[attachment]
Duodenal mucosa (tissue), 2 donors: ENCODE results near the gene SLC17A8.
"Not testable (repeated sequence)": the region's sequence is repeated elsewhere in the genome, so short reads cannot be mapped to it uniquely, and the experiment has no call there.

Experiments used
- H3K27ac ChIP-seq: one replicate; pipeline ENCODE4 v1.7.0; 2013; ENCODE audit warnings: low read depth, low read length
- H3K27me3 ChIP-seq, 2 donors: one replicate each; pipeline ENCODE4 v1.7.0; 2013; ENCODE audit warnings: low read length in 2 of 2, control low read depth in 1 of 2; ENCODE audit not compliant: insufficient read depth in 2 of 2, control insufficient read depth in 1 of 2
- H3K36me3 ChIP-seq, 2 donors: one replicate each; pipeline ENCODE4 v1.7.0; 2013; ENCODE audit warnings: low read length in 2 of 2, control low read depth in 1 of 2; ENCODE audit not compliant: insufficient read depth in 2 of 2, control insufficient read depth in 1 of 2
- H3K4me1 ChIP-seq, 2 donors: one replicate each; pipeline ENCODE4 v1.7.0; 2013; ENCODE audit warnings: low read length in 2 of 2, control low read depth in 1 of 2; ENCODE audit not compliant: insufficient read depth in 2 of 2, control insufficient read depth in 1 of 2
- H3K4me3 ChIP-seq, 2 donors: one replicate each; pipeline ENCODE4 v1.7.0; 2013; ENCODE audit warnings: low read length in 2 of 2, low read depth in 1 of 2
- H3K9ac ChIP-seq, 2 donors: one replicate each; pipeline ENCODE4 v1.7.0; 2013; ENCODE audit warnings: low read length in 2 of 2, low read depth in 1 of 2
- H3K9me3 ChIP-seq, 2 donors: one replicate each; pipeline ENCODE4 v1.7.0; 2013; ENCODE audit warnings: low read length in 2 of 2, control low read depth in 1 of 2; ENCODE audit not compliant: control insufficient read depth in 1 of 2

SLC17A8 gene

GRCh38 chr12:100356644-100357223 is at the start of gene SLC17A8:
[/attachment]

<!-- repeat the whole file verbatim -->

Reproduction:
Duodenal mucosa (tissue), 2 donors: ENCODE results near the gene SLC17A8.
"Not testable (repeated sequence)": the region's sequence is repeated elsewhere in the genome, so short reads cannot be mapped to it uniquely, and the experiment has no call there.

Experiments used
- H3K27ac ChIP-seq: one replicate; pipeline ENCODE4 v1.7.0; 2013; ENCODE audit warnings: low read depth, low read length
- H3K27me3 ChIP-seq, 2 donors: one replicate each; pipeline ENCODE4 v1.7.0; 2013; ENCODE audit warnings: low read length in 2 of 2, control low read depth in 1 of 2; ENCODE audit not compliant: insufficient read depth in 2 of 2, control insufficient read depth in 1 of 2
- H3K36me3 ChIP-seq, 2 donors: one replicate each; pipeline ENCODE4 v1.7.0; 2013; ENCODE audit warnings: low read length in 2 of 2, control low read depth in 1 of 2; ENCODE audit not compliant: insufficient read depth in 2 of 2, control insufficient read depth in 1 of 2
- H3K4me1 ChIP-seq, 2 donors: one replicate each; pipeline ENCODE4 v1.7.0; 2013; ENCODE audit warnings: low read length in 2 of 2, control low read depth in 1 of 2; ENCODE audit not compliant: insufficient read depth in 2 of 2, control insufficient read depth in 1 of 2
- H3K4me3 ChIP-seq, 2 donors: one replicate each; pipeline ENCODE4 v1.7.0; 2013; ENCODE audit warnings: low read length in 2 of 2, low read depth in 1 of 2
- H3K9ac ChIP-seq, 2 donors: one replicate each; pipeline ENCODE4 v1.7.0; 2013; ENCODE audit warnings: low read length in 2 of 2, low read depth in 1 of 2
- H3K9me3 ChIP-seq, 2 donors: one replicate each; pipeline ENCODE4 v1.7.0; 2013; ENCODE audit warnings: low read length in 2 of 2, control low read depth in 1 of 2; ENCODE audit not compliant: control insufficient read depth in 1 of 2

SLC17A8 gene

GRCh38 chr12:100356644-100357223 is at the start of gene SLC17A8: